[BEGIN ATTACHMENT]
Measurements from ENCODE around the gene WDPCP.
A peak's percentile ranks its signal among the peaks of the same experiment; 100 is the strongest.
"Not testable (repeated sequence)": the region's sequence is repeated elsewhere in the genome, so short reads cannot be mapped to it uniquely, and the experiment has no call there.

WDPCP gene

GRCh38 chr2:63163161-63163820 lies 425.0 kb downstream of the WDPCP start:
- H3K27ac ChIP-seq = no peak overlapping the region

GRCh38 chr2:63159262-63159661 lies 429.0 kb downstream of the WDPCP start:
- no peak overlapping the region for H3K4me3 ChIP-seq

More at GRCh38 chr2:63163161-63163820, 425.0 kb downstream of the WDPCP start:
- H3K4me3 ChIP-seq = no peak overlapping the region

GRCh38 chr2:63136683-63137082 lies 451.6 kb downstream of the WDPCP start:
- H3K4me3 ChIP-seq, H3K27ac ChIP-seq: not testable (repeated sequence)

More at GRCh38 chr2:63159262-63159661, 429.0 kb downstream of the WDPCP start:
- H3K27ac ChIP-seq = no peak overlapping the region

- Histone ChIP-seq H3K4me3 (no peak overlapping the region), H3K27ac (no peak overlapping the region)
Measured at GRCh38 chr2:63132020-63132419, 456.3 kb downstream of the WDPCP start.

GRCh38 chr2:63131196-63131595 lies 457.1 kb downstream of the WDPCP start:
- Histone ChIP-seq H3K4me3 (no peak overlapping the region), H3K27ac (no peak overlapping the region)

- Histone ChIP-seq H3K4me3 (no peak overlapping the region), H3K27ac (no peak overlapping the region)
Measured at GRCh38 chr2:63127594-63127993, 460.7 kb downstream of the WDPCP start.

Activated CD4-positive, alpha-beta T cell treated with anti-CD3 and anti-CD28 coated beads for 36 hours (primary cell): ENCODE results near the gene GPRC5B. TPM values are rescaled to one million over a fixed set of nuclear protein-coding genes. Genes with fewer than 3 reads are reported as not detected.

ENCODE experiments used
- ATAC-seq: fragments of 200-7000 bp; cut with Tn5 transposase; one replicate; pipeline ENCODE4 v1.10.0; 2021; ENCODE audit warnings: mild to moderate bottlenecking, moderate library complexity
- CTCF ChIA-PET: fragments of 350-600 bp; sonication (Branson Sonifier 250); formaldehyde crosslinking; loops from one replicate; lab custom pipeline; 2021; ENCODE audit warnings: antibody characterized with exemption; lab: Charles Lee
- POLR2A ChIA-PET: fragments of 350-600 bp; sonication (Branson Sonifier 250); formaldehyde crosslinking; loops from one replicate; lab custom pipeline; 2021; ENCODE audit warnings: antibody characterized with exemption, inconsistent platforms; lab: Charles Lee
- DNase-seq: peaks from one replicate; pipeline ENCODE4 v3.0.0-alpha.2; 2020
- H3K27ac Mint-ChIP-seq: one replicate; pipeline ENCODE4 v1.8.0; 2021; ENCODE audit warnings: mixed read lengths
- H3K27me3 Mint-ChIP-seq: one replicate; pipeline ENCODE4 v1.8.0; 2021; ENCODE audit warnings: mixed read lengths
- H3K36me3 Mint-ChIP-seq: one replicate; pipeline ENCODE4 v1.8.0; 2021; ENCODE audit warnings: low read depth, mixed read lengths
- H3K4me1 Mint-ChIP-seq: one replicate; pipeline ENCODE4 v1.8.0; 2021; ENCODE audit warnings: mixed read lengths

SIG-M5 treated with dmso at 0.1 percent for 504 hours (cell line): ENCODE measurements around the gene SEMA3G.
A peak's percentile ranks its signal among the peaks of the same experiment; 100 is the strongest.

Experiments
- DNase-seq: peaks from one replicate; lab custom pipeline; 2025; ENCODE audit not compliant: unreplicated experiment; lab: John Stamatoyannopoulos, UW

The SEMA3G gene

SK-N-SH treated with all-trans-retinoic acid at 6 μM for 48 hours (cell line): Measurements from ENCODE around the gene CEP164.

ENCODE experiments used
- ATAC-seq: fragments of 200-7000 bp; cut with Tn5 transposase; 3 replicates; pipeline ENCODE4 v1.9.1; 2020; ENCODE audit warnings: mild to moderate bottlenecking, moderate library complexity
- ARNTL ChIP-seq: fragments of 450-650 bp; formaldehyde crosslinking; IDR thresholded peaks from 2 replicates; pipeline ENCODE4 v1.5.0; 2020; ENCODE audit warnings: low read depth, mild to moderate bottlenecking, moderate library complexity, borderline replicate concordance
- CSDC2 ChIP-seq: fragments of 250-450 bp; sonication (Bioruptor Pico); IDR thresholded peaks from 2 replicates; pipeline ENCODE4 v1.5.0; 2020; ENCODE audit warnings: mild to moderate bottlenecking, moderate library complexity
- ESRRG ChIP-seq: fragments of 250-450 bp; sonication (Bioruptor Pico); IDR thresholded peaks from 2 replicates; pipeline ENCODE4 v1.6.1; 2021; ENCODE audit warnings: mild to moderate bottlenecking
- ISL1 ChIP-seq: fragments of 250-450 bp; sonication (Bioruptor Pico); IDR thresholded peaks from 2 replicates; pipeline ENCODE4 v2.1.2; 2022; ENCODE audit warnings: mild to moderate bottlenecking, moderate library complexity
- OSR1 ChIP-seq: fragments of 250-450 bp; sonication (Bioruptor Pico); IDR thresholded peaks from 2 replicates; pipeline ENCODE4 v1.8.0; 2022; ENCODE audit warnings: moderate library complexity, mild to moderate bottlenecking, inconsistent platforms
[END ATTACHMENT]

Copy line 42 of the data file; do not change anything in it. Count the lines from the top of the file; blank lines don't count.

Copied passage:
- ISL1 ChIP-seq: fragments of 250-450 bp; sonication (Bioruptor Pico); IDR thresholded peaks from 2 replicates; pipeline ENCODE4 v2.1.2; 2022; ENCODE audit warnings: mild to moderate bottlenecking, moderate library complexity